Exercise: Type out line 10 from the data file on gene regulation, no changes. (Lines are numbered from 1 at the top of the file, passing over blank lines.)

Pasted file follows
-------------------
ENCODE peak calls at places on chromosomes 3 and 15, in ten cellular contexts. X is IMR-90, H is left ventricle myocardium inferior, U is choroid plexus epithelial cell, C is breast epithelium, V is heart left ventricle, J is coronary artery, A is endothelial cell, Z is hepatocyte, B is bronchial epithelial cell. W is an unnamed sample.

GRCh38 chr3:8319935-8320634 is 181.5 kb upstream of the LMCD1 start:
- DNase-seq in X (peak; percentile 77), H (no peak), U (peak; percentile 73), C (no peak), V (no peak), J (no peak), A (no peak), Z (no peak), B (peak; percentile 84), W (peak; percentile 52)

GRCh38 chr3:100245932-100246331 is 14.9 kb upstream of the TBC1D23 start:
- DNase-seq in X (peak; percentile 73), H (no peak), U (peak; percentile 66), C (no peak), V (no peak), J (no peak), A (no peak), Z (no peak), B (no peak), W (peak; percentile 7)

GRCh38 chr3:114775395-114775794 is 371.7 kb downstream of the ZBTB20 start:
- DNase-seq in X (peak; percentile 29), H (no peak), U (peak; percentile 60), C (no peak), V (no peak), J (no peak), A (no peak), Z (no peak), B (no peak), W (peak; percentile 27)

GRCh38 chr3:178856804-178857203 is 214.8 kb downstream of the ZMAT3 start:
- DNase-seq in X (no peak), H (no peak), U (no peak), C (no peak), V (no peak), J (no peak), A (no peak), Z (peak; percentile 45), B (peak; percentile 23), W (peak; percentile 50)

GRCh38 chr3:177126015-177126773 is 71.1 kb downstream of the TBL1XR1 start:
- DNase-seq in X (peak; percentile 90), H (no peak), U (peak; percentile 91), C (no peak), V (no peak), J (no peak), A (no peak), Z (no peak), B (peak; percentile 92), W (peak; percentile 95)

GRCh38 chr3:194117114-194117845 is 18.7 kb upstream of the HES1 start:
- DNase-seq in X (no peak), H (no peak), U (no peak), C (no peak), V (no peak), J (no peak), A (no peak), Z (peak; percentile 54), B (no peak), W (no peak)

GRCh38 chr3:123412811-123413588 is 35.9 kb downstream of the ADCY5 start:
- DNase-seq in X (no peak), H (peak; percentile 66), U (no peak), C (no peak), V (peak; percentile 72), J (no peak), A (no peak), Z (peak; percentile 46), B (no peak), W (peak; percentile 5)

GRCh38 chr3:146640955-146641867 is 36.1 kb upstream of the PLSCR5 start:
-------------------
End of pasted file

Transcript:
GRCh38 chr3:177126015-177126773 is 71.1 kb downstream of the TBL1XR1 start: